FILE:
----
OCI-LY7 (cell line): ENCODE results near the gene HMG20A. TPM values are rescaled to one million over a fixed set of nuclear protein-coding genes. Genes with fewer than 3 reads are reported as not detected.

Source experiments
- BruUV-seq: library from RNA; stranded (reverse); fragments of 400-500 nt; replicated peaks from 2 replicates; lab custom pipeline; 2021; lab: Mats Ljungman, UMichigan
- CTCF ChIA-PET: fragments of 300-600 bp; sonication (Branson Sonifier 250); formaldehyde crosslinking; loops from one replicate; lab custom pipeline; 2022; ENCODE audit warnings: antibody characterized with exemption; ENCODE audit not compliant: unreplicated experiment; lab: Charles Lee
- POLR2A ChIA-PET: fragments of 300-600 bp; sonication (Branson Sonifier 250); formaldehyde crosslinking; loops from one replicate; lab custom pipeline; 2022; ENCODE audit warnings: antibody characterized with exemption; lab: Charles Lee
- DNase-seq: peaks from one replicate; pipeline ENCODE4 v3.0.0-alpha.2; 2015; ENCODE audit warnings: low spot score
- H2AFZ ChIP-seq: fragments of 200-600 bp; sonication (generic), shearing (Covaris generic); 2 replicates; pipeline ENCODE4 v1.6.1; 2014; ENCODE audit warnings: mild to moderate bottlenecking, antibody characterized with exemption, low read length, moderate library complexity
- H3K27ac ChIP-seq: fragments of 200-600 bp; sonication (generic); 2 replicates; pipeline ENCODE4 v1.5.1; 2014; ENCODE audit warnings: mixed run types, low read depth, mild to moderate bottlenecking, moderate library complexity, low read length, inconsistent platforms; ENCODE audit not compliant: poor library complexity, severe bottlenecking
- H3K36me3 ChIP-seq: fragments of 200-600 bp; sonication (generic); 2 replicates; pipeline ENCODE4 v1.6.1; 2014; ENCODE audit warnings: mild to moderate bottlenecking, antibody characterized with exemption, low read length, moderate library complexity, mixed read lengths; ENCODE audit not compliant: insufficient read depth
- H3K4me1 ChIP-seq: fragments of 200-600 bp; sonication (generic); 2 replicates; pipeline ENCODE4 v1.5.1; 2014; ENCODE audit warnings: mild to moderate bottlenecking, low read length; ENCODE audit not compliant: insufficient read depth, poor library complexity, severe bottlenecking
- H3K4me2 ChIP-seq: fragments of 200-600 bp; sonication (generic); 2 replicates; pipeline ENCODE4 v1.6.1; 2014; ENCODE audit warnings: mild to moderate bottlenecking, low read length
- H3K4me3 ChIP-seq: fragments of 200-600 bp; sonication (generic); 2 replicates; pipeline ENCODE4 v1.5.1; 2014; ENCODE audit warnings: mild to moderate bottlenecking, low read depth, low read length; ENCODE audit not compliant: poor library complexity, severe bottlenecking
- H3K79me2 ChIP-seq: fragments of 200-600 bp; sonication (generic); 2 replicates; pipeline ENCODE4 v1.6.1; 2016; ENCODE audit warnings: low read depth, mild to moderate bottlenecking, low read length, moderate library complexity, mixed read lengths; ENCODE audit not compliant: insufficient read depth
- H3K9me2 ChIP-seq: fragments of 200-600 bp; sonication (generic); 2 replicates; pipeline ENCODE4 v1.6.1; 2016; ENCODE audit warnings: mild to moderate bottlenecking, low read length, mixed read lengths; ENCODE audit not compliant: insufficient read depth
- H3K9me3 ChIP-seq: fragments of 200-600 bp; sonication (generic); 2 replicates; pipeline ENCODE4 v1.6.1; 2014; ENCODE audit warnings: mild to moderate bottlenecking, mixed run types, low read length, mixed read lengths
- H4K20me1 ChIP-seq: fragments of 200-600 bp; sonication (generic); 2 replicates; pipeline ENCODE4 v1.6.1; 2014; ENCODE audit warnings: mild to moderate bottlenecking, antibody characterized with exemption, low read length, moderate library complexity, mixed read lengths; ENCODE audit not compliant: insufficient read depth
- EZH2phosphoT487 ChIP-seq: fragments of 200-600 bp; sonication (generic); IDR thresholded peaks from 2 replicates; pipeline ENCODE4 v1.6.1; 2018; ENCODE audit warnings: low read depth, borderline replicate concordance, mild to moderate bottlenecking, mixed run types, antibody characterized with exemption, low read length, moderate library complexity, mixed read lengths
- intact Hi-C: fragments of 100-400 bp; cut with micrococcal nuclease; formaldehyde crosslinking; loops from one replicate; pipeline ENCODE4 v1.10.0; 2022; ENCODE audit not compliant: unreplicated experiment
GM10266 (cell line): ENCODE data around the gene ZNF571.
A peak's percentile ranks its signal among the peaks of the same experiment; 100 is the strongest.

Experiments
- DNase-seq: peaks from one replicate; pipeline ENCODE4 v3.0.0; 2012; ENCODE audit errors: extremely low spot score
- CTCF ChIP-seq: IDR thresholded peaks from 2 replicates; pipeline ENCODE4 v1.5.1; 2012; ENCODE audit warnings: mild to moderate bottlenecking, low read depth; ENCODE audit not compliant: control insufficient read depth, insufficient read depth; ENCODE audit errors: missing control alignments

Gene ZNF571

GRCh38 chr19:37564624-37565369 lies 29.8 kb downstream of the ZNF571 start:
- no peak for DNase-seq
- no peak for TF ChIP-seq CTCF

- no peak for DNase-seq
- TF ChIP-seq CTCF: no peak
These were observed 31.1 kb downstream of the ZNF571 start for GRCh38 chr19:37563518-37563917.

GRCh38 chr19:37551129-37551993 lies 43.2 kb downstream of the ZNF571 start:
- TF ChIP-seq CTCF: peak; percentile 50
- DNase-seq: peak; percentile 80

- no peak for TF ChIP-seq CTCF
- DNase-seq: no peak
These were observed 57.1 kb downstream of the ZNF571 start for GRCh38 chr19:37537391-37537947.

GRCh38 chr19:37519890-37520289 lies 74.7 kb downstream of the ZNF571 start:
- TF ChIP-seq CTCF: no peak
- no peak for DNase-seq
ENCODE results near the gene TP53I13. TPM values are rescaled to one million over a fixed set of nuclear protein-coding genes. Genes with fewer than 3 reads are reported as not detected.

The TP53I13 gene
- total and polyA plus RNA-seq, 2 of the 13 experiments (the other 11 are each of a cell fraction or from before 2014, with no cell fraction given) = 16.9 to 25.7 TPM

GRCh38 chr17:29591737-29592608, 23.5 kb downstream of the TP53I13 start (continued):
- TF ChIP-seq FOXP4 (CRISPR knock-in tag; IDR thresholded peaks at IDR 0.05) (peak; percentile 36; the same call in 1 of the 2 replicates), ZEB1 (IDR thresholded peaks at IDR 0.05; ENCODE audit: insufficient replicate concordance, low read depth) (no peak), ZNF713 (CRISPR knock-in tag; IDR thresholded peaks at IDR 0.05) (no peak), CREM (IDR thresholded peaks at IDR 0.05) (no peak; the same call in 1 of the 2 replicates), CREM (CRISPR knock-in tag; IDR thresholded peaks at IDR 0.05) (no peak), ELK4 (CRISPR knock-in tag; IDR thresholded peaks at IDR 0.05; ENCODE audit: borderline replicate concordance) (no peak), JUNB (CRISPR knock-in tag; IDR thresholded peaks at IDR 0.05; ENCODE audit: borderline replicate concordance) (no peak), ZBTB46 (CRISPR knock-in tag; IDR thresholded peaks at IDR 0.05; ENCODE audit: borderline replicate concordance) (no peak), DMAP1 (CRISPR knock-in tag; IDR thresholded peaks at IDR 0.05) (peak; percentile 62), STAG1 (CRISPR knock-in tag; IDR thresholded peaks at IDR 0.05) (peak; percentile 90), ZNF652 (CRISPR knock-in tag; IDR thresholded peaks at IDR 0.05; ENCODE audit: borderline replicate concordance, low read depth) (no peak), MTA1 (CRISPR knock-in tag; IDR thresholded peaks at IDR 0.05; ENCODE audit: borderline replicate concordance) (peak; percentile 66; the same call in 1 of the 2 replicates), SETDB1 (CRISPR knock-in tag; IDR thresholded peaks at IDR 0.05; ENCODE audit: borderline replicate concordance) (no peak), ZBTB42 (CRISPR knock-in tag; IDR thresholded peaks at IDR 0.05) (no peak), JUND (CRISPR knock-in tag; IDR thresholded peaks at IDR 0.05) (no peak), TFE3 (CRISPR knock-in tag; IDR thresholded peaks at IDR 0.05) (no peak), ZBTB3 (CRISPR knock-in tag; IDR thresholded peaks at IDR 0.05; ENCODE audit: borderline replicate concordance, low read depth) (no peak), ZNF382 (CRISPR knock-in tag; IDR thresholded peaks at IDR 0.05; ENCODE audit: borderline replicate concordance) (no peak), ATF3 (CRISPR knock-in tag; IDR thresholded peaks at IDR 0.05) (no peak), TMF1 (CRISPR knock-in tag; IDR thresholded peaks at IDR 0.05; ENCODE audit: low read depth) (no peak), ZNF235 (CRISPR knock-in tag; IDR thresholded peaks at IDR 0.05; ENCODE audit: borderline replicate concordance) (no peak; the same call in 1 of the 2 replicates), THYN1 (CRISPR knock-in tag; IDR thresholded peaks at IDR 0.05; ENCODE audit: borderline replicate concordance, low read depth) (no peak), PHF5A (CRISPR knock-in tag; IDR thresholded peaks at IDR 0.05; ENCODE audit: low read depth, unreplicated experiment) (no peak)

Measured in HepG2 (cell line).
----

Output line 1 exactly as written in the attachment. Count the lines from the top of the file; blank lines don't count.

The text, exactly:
OCI-LY7 (cell line): ENCODE results near the gene HMG20A. TPM values are rescaled to one million over a fixed set of nuclear protein-coding genes. Genes with fewer than 3 reads are reported as not detected.